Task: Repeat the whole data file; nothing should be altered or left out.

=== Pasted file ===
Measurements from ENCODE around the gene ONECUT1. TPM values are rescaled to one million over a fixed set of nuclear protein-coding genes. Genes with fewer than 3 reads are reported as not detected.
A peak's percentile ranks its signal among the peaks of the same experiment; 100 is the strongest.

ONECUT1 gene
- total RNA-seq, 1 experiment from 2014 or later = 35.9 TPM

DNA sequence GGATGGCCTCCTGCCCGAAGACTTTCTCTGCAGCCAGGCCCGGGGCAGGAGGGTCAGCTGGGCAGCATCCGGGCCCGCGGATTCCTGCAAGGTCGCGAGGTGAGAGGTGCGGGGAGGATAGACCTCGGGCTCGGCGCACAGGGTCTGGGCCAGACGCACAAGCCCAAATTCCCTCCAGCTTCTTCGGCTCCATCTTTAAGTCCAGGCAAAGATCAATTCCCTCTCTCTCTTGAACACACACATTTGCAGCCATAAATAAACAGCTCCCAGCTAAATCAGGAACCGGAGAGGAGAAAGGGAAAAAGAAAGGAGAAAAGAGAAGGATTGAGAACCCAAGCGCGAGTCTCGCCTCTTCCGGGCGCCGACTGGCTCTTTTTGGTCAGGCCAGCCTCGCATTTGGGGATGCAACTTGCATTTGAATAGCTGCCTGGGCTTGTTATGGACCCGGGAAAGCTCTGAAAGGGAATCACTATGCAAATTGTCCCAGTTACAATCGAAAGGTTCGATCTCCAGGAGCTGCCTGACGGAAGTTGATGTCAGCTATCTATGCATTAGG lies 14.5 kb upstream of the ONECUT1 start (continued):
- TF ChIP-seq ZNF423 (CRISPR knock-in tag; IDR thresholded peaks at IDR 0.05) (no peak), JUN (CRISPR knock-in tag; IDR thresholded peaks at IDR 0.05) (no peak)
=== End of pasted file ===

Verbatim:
Measurements from ENCODE around the gene ONECUT1. TPM values are rescaled to one million over a fixed set of nuclear protein-coding genes. Genes with fewer than 3 reads are reported as not detected.
A peak's percentile ranks its signal among the peaks of the same experiment; 100 is the strongest.

ONECUT1 gene
- total RNA-seq, 1 experiment from 2014 or later = 35.9 TPM

DNA sequence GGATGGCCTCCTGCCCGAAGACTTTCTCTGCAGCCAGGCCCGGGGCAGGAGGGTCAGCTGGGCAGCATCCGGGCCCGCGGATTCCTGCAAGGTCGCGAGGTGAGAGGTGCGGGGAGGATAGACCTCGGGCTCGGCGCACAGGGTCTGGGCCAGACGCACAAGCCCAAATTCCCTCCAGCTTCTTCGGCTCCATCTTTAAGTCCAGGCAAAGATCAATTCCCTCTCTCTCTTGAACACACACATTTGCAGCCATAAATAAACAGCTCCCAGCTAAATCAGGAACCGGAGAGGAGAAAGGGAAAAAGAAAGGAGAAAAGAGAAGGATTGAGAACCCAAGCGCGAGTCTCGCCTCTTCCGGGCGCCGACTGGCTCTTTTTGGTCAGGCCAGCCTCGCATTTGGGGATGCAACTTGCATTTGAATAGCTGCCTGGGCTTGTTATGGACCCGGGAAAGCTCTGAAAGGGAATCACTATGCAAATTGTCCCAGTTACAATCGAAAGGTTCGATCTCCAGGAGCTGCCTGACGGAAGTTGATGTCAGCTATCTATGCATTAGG lies 14.5 kb upstream of the ONECUT1 start (continued):
- TF ChIP-seq ZNF423 (CRISPR knock-in tag; IDR thresholded peaks at IDR 0.05) (no peak), JUN (CRISPR knock-in tag; IDR thresholded peaks at IDR 0.05) (no peak)